Oh by the way, Kraft Foods is now the your childrens' legal guardian.
 
2010-09-14 02:36:38 PM
Aidan: untaken_name: Aidan:
Not that I think Bush was some evil mastermind. I think there were a lot of people chomping at the bit after 8 years of Clinton to get into various positions. Now there appears to still be more righty nuts than lefty nuts.

So, yeah. Not so happy with this information.

I think your problem is in drawing a distinction. A coin may have two opposite, very different-appearing sides, but it's still one coin.

A distinction between nuts of different flavors? Yes, most likely. They're both going to do stupid, potentially dangerous stuff. I was kind of hoping for an impasse between the groups being the least dangerous overall, in the absence of hiring the highest qualified, most objective people.


Well if you're going to use flavors, it's like having different flavors of turd. It doesn't matter whether it's Vanilla turd or Strawberry turd, it's still a freakin' turd. Also, they *are* hiring the most-qualified people for the position. It's just that the goals of that position are not likely to be the goals you would like.
 
2010-09-14 02:37:35 PM
trippdogg: This is exactly why removing the cap on corporate political contributions was a good idea. Now the marketplace is free to solve these types of problems.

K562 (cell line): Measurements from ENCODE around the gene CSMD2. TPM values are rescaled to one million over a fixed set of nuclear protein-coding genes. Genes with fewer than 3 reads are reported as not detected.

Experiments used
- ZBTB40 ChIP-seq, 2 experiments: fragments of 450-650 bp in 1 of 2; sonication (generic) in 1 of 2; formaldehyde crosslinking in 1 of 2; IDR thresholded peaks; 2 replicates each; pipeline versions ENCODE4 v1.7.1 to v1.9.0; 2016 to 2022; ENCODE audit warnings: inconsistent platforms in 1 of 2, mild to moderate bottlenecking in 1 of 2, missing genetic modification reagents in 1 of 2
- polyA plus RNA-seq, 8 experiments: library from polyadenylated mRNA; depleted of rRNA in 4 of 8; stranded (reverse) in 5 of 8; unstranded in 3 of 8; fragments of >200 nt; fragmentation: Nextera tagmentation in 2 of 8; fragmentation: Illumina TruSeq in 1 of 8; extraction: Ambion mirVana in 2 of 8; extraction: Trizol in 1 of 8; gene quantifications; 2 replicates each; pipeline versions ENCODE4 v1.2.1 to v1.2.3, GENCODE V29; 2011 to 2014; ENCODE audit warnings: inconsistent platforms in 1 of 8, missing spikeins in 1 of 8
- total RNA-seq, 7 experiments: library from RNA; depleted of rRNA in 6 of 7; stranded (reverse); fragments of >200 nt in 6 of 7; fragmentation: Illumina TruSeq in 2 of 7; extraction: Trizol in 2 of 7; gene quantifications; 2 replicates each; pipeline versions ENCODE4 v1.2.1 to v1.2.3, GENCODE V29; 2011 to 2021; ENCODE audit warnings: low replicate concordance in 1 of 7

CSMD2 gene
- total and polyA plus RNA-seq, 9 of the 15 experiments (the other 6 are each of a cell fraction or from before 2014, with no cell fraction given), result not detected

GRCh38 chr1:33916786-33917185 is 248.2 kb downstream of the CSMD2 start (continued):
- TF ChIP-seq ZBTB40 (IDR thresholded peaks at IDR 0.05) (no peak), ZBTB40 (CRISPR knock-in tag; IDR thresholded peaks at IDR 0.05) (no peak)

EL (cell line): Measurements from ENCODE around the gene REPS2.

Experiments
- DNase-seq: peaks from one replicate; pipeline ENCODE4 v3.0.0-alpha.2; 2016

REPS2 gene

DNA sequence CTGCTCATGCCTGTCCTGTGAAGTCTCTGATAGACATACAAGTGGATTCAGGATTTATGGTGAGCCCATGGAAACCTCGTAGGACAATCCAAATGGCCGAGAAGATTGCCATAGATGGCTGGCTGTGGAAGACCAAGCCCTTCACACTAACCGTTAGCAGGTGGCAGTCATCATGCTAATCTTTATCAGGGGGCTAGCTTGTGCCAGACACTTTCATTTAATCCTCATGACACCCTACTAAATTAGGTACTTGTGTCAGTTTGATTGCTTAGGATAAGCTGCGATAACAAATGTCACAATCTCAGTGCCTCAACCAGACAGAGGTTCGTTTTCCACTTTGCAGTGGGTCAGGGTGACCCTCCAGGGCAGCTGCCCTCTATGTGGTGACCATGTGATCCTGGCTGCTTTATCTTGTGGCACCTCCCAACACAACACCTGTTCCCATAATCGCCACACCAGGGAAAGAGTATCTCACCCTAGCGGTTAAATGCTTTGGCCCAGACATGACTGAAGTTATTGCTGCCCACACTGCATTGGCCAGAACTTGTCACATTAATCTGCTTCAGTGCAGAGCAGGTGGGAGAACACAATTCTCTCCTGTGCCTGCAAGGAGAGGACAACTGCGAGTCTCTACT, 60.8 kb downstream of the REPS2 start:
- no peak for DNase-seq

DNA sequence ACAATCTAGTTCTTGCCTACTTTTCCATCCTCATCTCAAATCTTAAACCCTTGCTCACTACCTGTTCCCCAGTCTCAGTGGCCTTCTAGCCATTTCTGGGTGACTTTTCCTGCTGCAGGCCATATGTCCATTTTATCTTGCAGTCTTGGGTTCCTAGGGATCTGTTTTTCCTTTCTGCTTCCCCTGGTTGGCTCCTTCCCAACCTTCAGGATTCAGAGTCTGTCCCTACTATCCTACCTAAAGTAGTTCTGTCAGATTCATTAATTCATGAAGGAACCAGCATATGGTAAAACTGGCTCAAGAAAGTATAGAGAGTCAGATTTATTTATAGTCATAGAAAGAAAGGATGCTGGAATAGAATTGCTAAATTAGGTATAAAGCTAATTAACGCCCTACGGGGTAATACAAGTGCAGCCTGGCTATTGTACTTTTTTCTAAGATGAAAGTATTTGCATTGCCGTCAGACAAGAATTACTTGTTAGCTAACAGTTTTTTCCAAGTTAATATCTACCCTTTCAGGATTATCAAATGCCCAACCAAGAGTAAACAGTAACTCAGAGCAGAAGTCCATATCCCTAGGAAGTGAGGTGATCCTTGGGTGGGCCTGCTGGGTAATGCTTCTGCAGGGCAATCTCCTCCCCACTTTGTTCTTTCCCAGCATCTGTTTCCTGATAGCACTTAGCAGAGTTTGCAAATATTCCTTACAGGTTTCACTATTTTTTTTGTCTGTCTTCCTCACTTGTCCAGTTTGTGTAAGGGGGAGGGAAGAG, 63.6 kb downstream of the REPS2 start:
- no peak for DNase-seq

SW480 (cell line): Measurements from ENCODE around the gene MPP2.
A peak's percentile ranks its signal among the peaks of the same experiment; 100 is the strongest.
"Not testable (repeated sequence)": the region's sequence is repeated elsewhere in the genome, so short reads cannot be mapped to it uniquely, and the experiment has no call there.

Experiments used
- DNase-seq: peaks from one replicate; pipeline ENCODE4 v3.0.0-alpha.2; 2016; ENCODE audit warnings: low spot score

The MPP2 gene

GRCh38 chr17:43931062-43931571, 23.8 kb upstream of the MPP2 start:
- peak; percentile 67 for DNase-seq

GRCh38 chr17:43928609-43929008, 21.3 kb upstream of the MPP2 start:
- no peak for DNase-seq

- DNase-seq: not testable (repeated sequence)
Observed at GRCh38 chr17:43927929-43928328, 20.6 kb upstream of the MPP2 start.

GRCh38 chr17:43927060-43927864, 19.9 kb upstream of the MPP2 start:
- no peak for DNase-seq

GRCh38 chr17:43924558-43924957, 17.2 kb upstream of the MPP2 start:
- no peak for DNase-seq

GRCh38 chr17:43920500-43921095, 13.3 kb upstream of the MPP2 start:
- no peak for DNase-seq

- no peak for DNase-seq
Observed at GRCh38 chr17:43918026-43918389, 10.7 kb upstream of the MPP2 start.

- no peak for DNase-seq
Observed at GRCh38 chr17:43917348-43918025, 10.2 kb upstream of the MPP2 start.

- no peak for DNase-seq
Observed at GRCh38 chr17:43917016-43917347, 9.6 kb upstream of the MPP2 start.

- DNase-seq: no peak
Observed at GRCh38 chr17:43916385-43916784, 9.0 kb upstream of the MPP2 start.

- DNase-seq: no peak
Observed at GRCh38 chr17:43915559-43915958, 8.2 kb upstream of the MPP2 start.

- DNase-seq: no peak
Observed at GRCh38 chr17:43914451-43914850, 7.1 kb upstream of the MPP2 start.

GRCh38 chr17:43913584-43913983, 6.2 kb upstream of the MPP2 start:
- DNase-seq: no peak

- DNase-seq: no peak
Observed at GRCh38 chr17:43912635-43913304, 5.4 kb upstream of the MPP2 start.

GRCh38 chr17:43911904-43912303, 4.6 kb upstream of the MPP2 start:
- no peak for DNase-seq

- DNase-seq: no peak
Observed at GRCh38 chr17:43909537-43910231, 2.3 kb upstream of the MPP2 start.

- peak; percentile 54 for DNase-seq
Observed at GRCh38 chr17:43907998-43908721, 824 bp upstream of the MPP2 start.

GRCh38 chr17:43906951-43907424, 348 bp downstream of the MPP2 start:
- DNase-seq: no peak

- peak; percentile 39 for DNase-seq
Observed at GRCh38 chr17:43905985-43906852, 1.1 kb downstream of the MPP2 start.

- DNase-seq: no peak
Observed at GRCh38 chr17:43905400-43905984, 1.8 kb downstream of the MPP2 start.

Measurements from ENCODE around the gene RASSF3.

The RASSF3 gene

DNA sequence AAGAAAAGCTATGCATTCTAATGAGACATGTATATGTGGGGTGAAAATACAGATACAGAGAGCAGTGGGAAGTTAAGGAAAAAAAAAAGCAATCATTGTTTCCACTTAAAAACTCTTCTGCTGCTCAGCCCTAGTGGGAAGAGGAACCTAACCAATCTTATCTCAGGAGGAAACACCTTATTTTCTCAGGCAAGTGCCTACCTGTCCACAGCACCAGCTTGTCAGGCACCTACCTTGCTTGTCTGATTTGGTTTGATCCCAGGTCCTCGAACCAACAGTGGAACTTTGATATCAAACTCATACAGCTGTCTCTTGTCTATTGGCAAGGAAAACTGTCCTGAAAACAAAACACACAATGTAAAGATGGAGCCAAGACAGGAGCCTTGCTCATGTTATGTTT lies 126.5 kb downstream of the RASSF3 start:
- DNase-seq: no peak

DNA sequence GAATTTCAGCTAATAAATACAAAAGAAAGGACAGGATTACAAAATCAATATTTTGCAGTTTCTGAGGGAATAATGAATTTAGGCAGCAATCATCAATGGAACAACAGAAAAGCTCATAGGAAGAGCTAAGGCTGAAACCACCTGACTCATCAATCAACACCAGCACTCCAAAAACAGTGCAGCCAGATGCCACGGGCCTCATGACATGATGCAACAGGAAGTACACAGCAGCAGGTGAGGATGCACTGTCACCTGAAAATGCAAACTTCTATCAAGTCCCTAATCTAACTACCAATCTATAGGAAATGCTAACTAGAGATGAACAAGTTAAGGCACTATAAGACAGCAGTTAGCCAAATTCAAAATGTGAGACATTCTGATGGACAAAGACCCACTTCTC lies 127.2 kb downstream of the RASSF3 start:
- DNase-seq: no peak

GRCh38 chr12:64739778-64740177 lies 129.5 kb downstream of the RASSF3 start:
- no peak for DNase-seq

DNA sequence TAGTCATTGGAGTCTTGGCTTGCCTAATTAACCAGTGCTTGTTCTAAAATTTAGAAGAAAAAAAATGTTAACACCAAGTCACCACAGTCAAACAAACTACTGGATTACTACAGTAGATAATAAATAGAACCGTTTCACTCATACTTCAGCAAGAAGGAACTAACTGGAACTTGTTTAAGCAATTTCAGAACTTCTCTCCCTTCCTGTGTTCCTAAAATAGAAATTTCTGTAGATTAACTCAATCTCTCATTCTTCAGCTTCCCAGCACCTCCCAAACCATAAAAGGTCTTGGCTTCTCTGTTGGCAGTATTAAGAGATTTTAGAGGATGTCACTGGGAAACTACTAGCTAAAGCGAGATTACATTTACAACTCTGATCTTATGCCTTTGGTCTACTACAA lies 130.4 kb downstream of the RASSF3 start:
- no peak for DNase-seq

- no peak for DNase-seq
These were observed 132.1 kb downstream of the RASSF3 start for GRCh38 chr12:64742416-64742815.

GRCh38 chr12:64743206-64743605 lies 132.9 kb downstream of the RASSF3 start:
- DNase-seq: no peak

Oh by the way, Kraft Foods is now the your childrens' legal guardian.


The Your children? Who are they? Where are Mother and Father Your? Did they have an accident?
 
2010-09-14 02:38:17 PM
Union of Concerned Scientists

The name says it all. From corporations affecting Global Cooling/Warming/Climate Change to food, a very liberal (big) bunch.
 
2010-09-14 02:38:57 PM
If there were a Justice League of villainous corporations/organizations, Monsanto would definitely be in it.

Other notable members would include representation from big pharma, RIAA/MPAA, Wall Street, and big insurance.
 
2010-09-14 02:39:07 PM
It's surprising you hippies still think that "organic" is better, there is no such thing, the genetically modified strings have been the norm for decades now. The crops of 100 years ago don't exist, they're in a sense extincted, replaced with better, healthier, tastier, higher yield modified crops. Livestock is another story though.
 
2010-09-14 02:40:12 PM